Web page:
It’s up to Wilson to make sure that the Sharks leap over that hurdle next time around, kind of like a … well, a killer whale.

Otherwise it could be, you know, crushing.

James O’Brien is a writer for Pro Hockey Talk on NBC Sports. Drop him a line at phtblog@nbcsports.com or follow him on Twitter @cyclelikesedins.

Steen becomes first locked-out NHLer in Swedish Elite League

St. Louis Blues forward Alex Steen has gone where no other NHLer has during the lockout — the Swedish Elite League.

The 28-year-0ld Swede has joined powerhouse club Modo, becoming the first NHLer to play in the SEL after the league reversed its earlier decision prohibiting locked out players.

The SEL website reported the news, confirming that Steen is eligible to play in Tuesday’s contest against Brynas.

Here’s more, from Matias Strozyk of Jatkoaika and Elite Prospects:

The move represents a homecoming of sorts as Steen played for Modo during the 2004-05 lockout year with a slew of NHL talent, including Daniel Sedin, Henrik Sedin, Peter Forsberg and the current Modo GM, Markus Naslund.

It’s not surprising that Steen’s pushed to get back into action. He missed 39 games last year with a concussion — though he did manage to rack up 28 points in the 43 games he played — and is looking to make good on the four-year, $13.45 million deal he signed with St. Louis in 2010.

Update: Steen is in the lineup for Modo against Brynas IF, wearing No. 20.

Is it time to blow up the San Jose Sharks?

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CSNBayArea.com’s Kevin Kurz caught up with Joe Thornton after the San Jose Sharks’ early first round exit (via a 3-1 loss in Game 5) and Jumbo Joe’s sentiment was simple: “[The St. Louis Blues] played great, but it’s a terrible feeling.” Thornton was talking about the five-game series in particular, but it’s tough not to wonder if that terrible feeling might be rooted in that sensation you get when an era is about to come to an end.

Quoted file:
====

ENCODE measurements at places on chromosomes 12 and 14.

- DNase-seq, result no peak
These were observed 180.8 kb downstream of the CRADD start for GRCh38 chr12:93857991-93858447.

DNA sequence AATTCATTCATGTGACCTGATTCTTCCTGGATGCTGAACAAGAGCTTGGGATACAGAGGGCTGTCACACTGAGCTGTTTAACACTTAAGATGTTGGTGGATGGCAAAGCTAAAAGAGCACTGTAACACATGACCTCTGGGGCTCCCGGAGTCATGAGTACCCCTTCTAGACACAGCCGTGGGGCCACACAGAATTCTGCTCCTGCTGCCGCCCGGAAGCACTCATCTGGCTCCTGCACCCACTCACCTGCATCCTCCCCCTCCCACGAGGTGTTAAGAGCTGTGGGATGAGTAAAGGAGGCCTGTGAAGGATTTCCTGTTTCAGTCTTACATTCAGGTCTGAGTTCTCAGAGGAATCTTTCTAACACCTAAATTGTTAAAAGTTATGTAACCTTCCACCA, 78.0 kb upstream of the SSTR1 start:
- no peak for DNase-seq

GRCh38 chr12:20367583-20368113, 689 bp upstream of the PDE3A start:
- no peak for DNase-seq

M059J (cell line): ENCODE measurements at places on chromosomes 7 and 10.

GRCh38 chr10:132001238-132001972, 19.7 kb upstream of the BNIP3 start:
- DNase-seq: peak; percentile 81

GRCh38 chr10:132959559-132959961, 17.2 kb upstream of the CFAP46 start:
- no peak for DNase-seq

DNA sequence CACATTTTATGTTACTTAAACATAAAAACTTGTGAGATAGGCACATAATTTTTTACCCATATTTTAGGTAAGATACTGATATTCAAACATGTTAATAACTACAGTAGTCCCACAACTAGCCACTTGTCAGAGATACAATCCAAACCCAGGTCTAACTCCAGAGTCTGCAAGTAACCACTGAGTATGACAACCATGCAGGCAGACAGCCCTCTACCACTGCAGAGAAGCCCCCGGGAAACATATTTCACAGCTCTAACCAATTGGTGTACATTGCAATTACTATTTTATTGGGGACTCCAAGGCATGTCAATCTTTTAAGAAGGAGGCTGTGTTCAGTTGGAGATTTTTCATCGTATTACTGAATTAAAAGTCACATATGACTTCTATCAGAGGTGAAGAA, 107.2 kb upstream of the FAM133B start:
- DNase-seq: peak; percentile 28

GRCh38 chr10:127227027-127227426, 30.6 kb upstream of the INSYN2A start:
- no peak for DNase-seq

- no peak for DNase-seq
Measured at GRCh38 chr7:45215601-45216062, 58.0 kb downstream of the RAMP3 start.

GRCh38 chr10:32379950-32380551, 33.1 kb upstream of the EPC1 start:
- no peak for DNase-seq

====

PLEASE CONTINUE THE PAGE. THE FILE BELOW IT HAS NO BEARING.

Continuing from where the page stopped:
(In other words, maybe it’s the hockey answer to “We need to talk …”)

Blues head coach Ken Hitchcock was effusive with his praise of the Sharks, claiming that they made a five-game series feel like “a nine-game series.” Thornton’s effort was pretty evident during the series, but one might not say the same for other stars like Joe Pavelski and Patrick Marleau, who failed to register a single point in the five-game set.

Front office outlook

There’s likely to be the usual round of finger-pointing in San Jose, yet this year might feel different to some. GM Doug Wilson seemed to go all-in by trading for Brent Burns and Martin Havlat, but his trade deadline moves were mediocre at best. (Just watch a Sharks fan cringe when you utter the name “Jamie McGinn.”) Todd McLellan came into town with Red Wings clout and then coached in two series victories against his old employers, but now he’s out of the playoffs in five games just like his old team.

Team structure

If you look at the structure of the Sharks team at CapGeek, you get the feeling that everything is built to last until 2013-14 or so. Thornton, Marleau, Pavelski, Logan Couture and Dan Boyle’s deals run out after 2013-14. Meanwhile, Marc-Edouard Vlasic, Doug Murray, Jason Demers and Ryane Clowe will need new contracts after 2012-13 while Antti Niemi and Burns are wrapped up a little longer.

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What does that all mean? Breaking up the Sharks would have to come in a series of conscious decisions. Front office people would need to be fired and players would need to be traded or bought out. If that happens, it sounds like it certainly wouldn’t be easy.

Then doesn’t necessarily mean such a decision would be wrong, either, though. What do you think? Should the Sharks make major changes or small tweaks? What exactly should that entail? Fill us in via your witty and revealing comments.